All this will sound very familiar to constitutional scholars, because the role of constitutions is exactly the same. Constitutions also serve to limit the coercive powers available to the state. Yet because of historical reasons we've come to accept over the past two centuries that the judgement of constitutional cases lies exclusively in the hands of professional judges. And since judgements by constitutional courts almost always have societal consequences beyond the specific case they're judging on, we consider this a major loophole that exists in all modern judicial systems. To fix this we have a simple proposal for all courts that deal with societal cases. Let's introduce a jury.
Some examples of courts that generally deal with societal cases are the Supreme Court and the Circuit Courts in the U.S., the several national constitutional courts in the European Union as well as the European Court of Justice, the International Criminal Court in The Hague, and the myriad arbitration organizations created by international trade treaties. (Readers are welcome to complete this list with the highest courts in their own jurisdictions.) For the following reasons, we think these courts would gain significantly from the introduction of a jury.
First of all, a jury can serve as a useful tool for reconciliation. They can establish a level of trust in the populace that a wholly unelected set of judges cannot. Juries allow people to feel as if they have a stake in their future by differentiating and reconciling their beliefs with others as they see fit. Juries are not just a tool for determining a verdict, they are also a means of lending popular voice and ownership over the legal system.
Another reason for considering a jury system is because it allows for bringing the constitution up to date without changing it. Traditionally, the belief is that any change to the core documents — and thus governing principles — of society needs the (contractual) consent of the people. This in itself often becomes a highly technical affair: most often it requires a supermajority composed of the previously elected legislators, rendering the constitution a plaything in the hands of political parties. In cases such as Turkey, this has allowed semi-authoritarian parties to change the constitution in favour of their own leader. One does not even need an authoritarian government to promote incessant change: constitutional reform is part of every political election in Belgium because of communitarian tensions. In other cases, such as the U.S., an almost religious belief in the perfection of the Founding Fathers combined with the fear of partisanship has completely blocked all formal constitutional evolution. Adding a jury could thus make the process of constitutional reform more organic than political.
We may also consider the original moral purposes of a societal legal framework beyond its immediate practical application. The means by which a democratic society constructs, reviews, and adjudicates laws ought to be grounded in the idea that every citizen has a right to equal access to legal systems. An expression of this belief is evident in the due process clause in the American constitution. On a more fundamental level, the American spiritual founding document, the Declaration of Independence, expresses the primacy of natural law in its exhortation of universal and inalienable rights under the aegis of a Creator.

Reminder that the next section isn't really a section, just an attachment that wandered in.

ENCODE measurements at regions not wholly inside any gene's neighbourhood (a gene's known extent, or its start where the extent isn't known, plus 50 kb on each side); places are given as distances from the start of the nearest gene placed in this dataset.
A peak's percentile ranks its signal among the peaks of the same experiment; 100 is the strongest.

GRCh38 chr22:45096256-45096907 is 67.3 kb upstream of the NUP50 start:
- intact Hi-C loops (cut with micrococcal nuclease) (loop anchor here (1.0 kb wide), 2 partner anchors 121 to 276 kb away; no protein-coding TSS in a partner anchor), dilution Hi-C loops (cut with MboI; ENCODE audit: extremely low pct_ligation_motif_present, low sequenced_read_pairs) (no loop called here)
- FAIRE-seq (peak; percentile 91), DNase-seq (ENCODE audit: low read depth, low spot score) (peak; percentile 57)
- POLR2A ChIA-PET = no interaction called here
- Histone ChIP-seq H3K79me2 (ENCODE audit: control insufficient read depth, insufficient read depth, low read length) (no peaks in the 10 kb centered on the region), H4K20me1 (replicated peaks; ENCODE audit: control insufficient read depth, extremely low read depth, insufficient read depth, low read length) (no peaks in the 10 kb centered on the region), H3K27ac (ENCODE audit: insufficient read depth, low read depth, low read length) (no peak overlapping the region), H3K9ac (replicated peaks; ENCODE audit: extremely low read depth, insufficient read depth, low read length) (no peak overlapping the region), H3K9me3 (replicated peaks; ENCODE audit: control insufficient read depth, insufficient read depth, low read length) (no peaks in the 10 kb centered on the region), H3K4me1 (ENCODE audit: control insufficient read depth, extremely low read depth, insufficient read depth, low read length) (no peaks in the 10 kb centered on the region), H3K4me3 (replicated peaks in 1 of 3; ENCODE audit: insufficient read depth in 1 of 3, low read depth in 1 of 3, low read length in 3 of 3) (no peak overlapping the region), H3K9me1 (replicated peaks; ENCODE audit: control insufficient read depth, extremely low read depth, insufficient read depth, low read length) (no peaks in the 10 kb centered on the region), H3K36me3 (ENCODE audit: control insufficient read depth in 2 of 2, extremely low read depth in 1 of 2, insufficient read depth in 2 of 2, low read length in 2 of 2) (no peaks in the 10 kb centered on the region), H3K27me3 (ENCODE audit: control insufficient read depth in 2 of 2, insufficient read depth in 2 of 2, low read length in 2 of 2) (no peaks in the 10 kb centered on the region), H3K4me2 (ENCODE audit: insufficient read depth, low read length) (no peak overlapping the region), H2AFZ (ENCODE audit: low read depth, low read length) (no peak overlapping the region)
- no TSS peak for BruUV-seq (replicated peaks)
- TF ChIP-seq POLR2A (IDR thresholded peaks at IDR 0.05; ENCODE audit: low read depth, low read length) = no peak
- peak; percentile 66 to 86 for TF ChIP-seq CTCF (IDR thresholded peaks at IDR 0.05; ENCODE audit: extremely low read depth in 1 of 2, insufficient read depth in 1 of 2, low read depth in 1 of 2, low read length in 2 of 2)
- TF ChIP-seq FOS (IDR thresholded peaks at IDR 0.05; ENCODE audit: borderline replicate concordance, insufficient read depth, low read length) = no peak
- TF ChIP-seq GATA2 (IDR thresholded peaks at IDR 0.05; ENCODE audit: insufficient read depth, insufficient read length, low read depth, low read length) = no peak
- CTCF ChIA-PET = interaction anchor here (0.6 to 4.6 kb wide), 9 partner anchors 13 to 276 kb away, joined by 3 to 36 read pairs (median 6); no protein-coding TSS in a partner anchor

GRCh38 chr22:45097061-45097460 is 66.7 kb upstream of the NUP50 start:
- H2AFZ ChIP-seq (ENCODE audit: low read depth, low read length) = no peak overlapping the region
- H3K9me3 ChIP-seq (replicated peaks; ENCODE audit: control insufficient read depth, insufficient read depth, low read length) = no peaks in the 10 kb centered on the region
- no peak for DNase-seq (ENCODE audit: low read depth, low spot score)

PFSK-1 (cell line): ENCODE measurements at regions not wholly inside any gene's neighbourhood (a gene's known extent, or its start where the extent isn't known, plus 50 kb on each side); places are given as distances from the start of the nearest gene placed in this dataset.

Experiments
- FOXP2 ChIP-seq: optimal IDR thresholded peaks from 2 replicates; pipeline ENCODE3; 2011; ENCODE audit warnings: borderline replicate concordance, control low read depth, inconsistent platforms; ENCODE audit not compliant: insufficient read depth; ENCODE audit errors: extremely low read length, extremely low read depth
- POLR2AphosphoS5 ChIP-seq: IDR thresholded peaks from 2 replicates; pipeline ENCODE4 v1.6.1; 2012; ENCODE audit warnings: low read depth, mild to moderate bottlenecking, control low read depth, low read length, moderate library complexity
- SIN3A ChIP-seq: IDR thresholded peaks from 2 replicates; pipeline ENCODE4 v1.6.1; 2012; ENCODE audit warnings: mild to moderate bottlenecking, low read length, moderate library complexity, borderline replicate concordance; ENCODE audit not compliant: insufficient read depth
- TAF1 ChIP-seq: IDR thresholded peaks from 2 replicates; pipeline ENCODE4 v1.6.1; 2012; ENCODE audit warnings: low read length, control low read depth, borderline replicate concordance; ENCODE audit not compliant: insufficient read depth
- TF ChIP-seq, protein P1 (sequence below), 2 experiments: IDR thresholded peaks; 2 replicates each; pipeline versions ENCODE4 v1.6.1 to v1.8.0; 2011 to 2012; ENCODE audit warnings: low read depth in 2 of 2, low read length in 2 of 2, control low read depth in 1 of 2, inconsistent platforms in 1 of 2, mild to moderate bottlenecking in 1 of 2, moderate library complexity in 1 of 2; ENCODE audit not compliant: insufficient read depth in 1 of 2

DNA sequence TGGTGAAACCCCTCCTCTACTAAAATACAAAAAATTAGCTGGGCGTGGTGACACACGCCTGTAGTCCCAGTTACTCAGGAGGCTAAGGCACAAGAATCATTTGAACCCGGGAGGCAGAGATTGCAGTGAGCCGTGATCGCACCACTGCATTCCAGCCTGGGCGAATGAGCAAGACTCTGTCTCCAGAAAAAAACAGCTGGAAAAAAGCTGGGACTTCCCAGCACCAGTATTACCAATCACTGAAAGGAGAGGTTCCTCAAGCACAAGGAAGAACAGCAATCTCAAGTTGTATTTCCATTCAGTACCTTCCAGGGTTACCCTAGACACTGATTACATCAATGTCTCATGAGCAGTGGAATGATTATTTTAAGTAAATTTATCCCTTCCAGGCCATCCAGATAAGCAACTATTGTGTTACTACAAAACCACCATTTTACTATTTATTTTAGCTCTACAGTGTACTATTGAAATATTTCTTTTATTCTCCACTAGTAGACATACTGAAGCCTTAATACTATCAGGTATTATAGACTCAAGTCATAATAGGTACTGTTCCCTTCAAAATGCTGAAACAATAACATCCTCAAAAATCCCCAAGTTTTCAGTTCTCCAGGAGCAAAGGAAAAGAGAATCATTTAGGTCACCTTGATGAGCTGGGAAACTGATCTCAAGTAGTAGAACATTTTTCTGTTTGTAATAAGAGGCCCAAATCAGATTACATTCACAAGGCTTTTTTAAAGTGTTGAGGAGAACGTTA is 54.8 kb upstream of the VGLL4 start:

Participation in legal systems has become more difficult in recent years, whether it takes the form of becoming an attorney or getting one's day in court. An expensive legal education or legal fees prevent many from participating in the legal system. Furthermore, many legal systems suffer from overloaded dockets (the courts of America and Italy being notable examples). These barriers to entry ensure that the dispensation of justice is hindered and increasingly reserved for the wealthy and the powerful. While this is a serious issue for civil and criminal cases, these problems are paramount for societal cases. Therefore, if we are entitled as citizens to access our systems of law and justice, we are owed a moral obligation to popular representation on the part of even the highest constitutional courts.
We also believe that juries improve the independence and neutrality essential to a healthy court system. After all, in almost all democracies judges are appointed either directly or indirectly by the elected branches of government. This easily creates situations in which they're selected on the basis of partisan loyalty, which is detrimental to the courts' neutrality. Furthermore, if we consider this on a case-by-case level, it's clear that a jury is more likely to retain its independence than a small panel of professional judges. The simple fact that there are more people involved in the final decision makes it harder to pressure — or get away with pressuring — a dozen randomly selected citizens than a couple of career judges. Finally, it is often more difficult to dispense with an unethical judge than an unethical juror.
We do not want to send home our judges, nor do we want to overhaul entire judicial systems. Rather we propose to augment our constitutional courts with juries to make them more robust. After all, is not the soul of a constitutional system its endless capacity for reinvention?